Leona Maguire knows staying put was the right choice as rookie season halted
Niall Horan and Paul McGinley among those to advise golfer not to travel to the US
Leona Maguire’s is confined to the back garden for practice, where she can hit up to a seven-iron. Photograph: Conor McCabe Photography.
In her rookie season on the LPGA Tour, Leona Maguire’s quick getaway – a tied-fourth finish in the ISPS Handa Vic Open, in just her second start – ultimately met the same fate as all others, young and old, in running into a brick wall, for the time being, with no timeline on when or where her season will resume.
Yet, as the 25-year-old Co Cavan golfer is the first to admit, “there are bigger things going on in the world.”
For now, Maguire at least has the comfort of homes values – keeping fit with some gym work and with a back field sufficiently large to hit up to a seven-iron – following the advice of, among others, singer Niall Horan, who is co-founder of her management company Modest Golf, and Paul McGinley to stay put rather than risk taking a flight stateside in the hope that the LPGA Tour would resume any time soon. Wisely, she stayed at home.
“When I was getting ready to head back to the States, [Niall] was in LA so I was chatting to him about what the situation was as we were supposed to play events in Arizona, San Diego and Palm Springs. He was one of the ones who advised me to stay in Ireland. He was heading home to London. California was one of the areas worst hit. He’s kind of in the same boat, he was getting ready to tour with a new album, concerts all over the world. Everything’s on hold for him now too,” said Maguire, who also had a phone call from LPGA Tour commissioner Mike Whan in helping her make that decision.
The LPGA Tour has postponed or cancelled all tournaments up to the Pelican Championship in Florida on May 14th-17th, but even that would appear highly optimistic for any resumption in tournament play. The Olympics has been put back a year, while at least three of the Majors, the ANA Inspiration, the US Open and the Evian, are moving to later dates in the calendar.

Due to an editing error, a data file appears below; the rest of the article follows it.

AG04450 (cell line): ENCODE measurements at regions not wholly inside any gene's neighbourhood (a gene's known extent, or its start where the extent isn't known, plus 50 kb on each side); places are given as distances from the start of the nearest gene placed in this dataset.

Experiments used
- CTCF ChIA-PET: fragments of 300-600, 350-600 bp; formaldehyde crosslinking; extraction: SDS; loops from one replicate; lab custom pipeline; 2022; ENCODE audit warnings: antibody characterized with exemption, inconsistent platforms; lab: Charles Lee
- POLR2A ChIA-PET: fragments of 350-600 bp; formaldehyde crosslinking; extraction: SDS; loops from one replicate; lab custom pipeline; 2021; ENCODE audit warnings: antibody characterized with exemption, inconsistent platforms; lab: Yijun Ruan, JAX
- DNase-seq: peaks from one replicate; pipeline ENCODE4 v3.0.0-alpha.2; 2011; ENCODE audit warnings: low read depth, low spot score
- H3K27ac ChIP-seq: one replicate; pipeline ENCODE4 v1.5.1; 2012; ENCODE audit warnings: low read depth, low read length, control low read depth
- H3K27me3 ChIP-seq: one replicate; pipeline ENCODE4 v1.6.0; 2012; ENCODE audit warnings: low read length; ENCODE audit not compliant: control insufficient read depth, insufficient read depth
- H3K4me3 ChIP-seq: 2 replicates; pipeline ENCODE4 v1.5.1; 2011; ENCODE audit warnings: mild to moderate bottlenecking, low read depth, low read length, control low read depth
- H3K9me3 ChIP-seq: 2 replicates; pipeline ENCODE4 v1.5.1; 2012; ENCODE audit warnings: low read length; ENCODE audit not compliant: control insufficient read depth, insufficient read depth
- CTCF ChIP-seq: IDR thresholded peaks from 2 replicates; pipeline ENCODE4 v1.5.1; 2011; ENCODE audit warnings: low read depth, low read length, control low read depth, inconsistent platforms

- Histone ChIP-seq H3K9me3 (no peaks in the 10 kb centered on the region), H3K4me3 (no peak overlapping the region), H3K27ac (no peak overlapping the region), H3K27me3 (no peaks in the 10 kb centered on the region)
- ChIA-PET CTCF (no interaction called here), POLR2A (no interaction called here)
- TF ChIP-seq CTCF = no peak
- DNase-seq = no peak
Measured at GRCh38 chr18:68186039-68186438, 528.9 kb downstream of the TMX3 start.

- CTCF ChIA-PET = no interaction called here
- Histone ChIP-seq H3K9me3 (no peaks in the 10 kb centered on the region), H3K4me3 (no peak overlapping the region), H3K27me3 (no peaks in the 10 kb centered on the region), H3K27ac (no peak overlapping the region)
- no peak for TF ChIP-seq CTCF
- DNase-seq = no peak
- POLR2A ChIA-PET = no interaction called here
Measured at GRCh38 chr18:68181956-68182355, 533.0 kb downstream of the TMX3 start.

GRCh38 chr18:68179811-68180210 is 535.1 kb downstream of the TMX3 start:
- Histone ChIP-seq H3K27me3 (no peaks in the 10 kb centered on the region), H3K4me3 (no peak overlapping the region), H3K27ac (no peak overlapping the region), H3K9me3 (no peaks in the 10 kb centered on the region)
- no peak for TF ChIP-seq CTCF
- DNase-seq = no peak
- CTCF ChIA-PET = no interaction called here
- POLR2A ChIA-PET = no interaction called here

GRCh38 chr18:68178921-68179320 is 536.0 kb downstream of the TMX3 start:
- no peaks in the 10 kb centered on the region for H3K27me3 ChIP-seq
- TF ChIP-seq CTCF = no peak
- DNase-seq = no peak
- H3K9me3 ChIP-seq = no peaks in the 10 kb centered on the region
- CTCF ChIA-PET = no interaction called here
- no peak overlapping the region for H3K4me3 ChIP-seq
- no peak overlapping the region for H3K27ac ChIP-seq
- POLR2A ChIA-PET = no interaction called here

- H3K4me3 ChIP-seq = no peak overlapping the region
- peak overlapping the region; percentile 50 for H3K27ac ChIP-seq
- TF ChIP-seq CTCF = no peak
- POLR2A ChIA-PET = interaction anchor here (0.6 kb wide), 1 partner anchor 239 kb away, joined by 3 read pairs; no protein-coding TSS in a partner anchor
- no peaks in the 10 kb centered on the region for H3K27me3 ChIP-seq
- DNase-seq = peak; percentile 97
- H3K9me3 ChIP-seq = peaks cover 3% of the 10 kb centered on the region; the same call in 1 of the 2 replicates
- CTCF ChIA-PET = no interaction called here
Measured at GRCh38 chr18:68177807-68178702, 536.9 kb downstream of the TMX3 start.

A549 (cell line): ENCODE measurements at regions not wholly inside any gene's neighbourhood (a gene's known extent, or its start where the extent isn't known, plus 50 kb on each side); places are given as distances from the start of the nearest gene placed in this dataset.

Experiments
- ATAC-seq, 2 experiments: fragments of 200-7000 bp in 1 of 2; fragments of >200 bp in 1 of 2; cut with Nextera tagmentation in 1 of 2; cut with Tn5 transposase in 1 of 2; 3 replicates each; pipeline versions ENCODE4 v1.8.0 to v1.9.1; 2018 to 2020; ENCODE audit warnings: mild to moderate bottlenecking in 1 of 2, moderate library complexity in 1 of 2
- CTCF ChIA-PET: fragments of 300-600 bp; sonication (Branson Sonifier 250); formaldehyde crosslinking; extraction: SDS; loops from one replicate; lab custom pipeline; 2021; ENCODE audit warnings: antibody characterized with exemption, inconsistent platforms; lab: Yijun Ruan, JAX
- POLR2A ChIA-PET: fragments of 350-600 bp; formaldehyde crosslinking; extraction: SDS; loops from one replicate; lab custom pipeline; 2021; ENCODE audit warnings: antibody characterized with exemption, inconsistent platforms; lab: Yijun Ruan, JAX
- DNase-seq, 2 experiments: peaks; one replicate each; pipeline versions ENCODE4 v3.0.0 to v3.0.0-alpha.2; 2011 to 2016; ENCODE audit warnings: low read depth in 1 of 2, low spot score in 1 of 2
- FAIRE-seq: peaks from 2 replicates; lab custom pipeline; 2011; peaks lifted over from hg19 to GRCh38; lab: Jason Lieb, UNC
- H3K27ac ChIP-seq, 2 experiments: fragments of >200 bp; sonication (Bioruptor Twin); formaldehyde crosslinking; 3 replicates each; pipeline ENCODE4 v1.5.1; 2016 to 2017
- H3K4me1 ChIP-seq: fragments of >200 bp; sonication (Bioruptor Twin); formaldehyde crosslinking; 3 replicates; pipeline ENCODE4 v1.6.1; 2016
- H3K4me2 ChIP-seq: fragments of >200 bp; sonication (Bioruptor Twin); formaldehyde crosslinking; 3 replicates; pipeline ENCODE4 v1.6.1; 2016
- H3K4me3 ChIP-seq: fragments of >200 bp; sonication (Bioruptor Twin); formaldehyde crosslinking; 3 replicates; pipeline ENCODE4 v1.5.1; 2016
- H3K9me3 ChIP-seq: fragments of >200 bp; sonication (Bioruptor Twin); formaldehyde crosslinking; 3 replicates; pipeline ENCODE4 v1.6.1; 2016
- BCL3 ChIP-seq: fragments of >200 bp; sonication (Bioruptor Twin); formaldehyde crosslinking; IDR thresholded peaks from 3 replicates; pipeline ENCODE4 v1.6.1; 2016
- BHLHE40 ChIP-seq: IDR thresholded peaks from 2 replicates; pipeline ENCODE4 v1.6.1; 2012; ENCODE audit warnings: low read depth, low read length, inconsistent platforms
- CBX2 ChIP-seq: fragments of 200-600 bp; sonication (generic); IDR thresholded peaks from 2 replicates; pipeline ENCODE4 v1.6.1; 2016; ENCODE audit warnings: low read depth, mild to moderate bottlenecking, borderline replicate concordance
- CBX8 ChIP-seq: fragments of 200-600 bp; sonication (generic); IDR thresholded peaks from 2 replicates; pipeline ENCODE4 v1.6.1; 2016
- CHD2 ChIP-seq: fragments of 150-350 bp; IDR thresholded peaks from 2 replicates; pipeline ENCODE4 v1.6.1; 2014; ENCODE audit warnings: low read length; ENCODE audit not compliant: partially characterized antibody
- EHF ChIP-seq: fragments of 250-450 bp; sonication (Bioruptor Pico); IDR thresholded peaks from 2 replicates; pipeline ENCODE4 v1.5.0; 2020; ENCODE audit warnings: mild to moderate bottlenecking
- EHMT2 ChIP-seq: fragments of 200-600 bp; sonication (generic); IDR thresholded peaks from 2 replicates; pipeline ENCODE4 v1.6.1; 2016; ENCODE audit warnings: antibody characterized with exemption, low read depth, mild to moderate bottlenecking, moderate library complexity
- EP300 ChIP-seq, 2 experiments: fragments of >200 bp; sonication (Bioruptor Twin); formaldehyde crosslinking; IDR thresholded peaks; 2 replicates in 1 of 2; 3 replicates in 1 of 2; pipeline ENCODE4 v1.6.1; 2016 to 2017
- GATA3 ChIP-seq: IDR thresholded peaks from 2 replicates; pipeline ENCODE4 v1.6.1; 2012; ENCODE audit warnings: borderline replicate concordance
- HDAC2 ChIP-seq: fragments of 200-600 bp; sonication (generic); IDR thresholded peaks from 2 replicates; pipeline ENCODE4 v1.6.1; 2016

“Nobody really knows, it’s just a guessing game for all of us right now. The LPGA Tour has told us they’re going to evaluate three events at a time. I suppose we have to practice and train as if that Florida event is going ahead.
“Obviously the US is the epicentre of the virus right now, so you don’t know what’s going to happen over there. I mean, you just have to be prepared as best you can. It’s not ideal, but if we’re ready to go in May, I’ll be ready to play. It’s just extra time to fine-tune things and get some extra time in the gym. I’m just treating it like a second off-season, even though this off-season might be longer than the [winter] one.”
Maguire, speaking on a media conference call in her role as an ambassador for Davy, added: “The LPGA will be there when all of this is over. The important thing now is staying safe and healthy, as much as we’d all love to be out playing.”
Into her first season on the main circuit, having graduated off the Symetra Tour where she claimed two tournament wins, Maguire’s approach hasn’t changed much from the time she was the long-time world number one on the amateur rankings: it is to aim high when the season eventually restarts.
“It will be important to hit the ground running because we won’t have a full schedule, or there won’t be as many events as usual to finish out the season . . . I know from experience last year that the two wins [on the Symetra Tour] were massive, helped me jump up the money list more rather than having top-10s or top-20s, so definitely big finishes are a huge help.
“The big finish in the Vic Open gives me a nice leg-up on the money list (26th), it helps to have a few big weeks. [Pádraig] Harrington or [Paul] McGinley told me that golfers make 90 per cent of their money in 10 per cent of the year and the other 10 per cent in 90 per cent of the year, so that you have to take your chances when they come along.”
Maguire’s time currently revolves around doing some work on her game – drills, putting, sending videos back and forth to coach Shane O’Grady, utilising the field behind the family home and sharpening up with short game challenges against sister Lisa and brother Odhrán – and time on Netflix, board games and card games.
“It’s making the most of it; everybody is really in the same boat . . . this was supposed to be a big learning year for me on the LPGA Tour but it’s not the learning curve I had in mind.”